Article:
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Biochemistry. 2006 May 23;45(20):6267-71.

Concatenation of cyan and yellow fluorescent proteins for efficient resonance energy transfer.

Author information

1
Laboratory for Cell Function Dynamics, Brain Science Institute, The Institute of Physical and Chemical Research (RIKEN), 2-1 Hirosawa, Wako-city, Saitama 351-0198, Japan.

Abstract

Highly efficient fluorescence resonance energy transfer between cyan(CFP) and yellow fluorescent proteins (YFP), the cyan- and yellow-emitting variants of the Aequorea green fluorescent protein, respectively, was achieved by tightly concatenating the two proteins. After the C-terminus of CFP and the N-terminus of YFP were truncated by 11 and 5 amino acids, respectively, the proteins were fused through a leucine-glutamate dipeptide. The resulting chimeric protein, which we called Cy11.5, exhibited a simple emission spectrum that peaked at 527 nm when the protein was excited at 436 nm. The time-resolved emission of Cy11.5 was measured using a streak camera. After excitation of Cy11.5 with a 400 nm ultrashort pulse, a fast decay of the CFP emission and a concomitant rise of the YFP emission were observed with a lifetime of 66 ps. By contrast, the emission from CFP alone showed a decay component with a lifetime of 2.9 ns. We concluded that in fully folded Cy11.5 molecules, intramolecular FRET occurred with an efficiency of 98%. Importantly, most Cy11.5 molecules were properly folded, and the protein was highly resistant to all of the tested proteases. In living cells, therefore, Cy11.5 behaved as a single fluorescent protein with a broad excitation spectrum. Moreover, Cy11.5 was used as an optical highlighter after photobleaching of YFP. When HeLa cells expressing Cy11.5 were irradiated at 514.5 nm, a 10-fold increase in the 475 nm fluorescence intensity was observed. These features make Cy11.5 useful as an optical highlighter and a new-colored fluorescent protein for multicolor imaging.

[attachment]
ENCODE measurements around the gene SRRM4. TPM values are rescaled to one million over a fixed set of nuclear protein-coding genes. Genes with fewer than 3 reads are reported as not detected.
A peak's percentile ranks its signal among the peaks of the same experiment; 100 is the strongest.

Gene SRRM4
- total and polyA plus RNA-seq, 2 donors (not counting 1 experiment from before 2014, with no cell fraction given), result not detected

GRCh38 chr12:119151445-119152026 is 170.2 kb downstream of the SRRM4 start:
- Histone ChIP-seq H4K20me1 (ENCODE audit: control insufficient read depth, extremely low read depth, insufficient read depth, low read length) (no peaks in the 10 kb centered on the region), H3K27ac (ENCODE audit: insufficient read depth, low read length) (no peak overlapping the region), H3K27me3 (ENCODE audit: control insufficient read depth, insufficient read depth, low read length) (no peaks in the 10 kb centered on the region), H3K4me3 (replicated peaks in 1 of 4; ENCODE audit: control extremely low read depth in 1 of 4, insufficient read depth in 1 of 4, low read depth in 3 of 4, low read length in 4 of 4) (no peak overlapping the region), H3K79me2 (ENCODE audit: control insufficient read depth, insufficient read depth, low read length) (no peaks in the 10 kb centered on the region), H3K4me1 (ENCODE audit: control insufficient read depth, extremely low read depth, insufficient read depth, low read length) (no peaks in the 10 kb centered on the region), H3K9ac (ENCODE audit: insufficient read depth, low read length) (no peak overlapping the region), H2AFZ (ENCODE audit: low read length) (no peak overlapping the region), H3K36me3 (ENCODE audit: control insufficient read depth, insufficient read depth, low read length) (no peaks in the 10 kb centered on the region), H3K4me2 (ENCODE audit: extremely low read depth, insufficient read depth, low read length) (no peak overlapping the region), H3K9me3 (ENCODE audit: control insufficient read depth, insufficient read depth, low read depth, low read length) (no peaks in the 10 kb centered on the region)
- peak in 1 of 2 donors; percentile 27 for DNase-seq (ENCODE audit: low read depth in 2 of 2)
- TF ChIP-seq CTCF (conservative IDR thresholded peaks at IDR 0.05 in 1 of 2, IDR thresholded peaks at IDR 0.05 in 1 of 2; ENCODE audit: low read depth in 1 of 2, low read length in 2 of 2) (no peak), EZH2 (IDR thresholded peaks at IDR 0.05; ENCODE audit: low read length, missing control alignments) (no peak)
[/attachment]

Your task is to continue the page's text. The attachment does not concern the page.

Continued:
PMID:
16700538
DOI:
10.1021/bi060093i
[Indexed for MEDLINE]

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